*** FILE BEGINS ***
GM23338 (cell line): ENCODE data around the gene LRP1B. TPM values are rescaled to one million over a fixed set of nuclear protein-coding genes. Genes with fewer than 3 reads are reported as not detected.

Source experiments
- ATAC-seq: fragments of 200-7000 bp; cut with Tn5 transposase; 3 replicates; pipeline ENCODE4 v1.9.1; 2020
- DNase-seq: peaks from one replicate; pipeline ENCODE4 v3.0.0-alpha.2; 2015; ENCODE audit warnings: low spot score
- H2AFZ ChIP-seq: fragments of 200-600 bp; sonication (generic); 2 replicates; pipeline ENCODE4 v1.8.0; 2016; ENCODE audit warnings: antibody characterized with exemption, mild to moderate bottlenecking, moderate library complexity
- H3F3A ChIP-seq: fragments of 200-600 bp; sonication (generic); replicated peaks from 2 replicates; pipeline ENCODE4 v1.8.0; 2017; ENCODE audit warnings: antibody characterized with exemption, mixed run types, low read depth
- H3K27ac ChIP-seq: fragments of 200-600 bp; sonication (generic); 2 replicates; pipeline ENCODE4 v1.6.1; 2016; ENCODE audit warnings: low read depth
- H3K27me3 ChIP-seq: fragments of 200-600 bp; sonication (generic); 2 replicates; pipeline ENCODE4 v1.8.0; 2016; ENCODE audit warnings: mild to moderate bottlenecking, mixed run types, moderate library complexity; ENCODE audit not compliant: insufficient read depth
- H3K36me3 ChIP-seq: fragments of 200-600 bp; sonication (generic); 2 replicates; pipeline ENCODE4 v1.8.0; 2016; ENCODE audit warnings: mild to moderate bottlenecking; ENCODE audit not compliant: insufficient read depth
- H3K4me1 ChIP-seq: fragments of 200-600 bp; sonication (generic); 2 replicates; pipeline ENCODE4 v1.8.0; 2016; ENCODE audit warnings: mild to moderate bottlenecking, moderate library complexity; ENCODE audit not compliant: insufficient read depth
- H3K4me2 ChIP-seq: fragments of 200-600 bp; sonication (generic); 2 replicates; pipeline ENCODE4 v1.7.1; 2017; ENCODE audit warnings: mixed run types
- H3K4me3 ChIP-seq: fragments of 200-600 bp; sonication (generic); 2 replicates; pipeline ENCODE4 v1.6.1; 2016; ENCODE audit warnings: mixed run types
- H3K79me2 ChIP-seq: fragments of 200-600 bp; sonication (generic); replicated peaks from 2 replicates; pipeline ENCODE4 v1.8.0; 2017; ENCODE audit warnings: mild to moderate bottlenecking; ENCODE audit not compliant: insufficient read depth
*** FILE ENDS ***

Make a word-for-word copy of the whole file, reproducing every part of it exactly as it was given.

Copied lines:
GM23338 (cell line): ENCODE data around the gene LRP1B. TPM values are rescaled to one million over a fixed set of nuclear protein-coding genes. Genes with fewer than 3 reads are reported as not detected.

Source experiments
- ATAC-seq: fragments of 200-7000 bp; cut with Tn5 transposase; 3 replicates; pipeline ENCODE4 v1.9.1; 2020
- DNase-seq: peaks from one replicate; pipeline ENCODE4 v3.0.0-alpha.2; 2015; ENCODE audit warnings: low spot score
- H2AFZ ChIP-seq: fragments of 200-600 bp; sonication (generic); 2 replicates; pipeline ENCODE4 v1.8.0; 2016; ENCODE audit warnings: antibody characterized with exemption, mild to moderate bottlenecking, moderate library complexity
- H3F3A ChIP-seq: fragments of 200-600 bp; sonication (generic); replicated peaks from 2 replicates; pipeline ENCODE4 v1.8.0; 2017; ENCODE audit warnings: antibody characterized with exemption, mixed run types, low read depth
- H3K27ac ChIP-seq: fragments of 200-600 bp; sonication (generic); 2 replicates; pipeline ENCODE4 v1.6.1; 2016; ENCODE audit warnings: low read depth
- H3K27me3 ChIP-seq: fragments of 200-600 bp; sonication (generic); 2 replicates; pipeline ENCODE4 v1.8.0; 2016; ENCODE audit warnings: mild to moderate bottlenecking, mixed run types, moderate library complexity; ENCODE audit not compliant: insufficient read depth
- H3K36me3 ChIP-seq: fragments of 200-600 bp; sonication (generic); 2 replicates; pipeline ENCODE4 v1.8.0; 2016; ENCODE audit warnings: mild to moderate bottlenecking; ENCODE audit not compliant: insufficient read depth
- H3K4me1 ChIP-seq: fragments of 200-600 bp; sonication (generic); 2 replicates; pipeline ENCODE4 v1.8.0; 2016; ENCODE audit warnings: mild to moderate bottlenecking, moderate library complexity; ENCODE audit not compliant: insufficient read depth
- H3K4me2 ChIP-seq: fragments of 200-600 bp; sonication (generic); 2 replicates; pipeline ENCODE4 v1.7.1; 2017; ENCODE audit warnings: mixed run types
- H3K4me3 ChIP-seq: fragments of 200-600 bp; sonication (generic); 2 replicates; pipeline ENCODE4 v1.6.1; 2016; ENCODE audit warnings: mixed run types
- H3K79me2 ChIP-seq: fragments of 200-600 bp; sonication (generic); replicated peaks from 2 replicates; pipeline ENCODE4 v1.8.0; 2017; ENCODE audit warnings: mild to moderate bottlenecking; ENCODE audit not compliant: insufficient read depth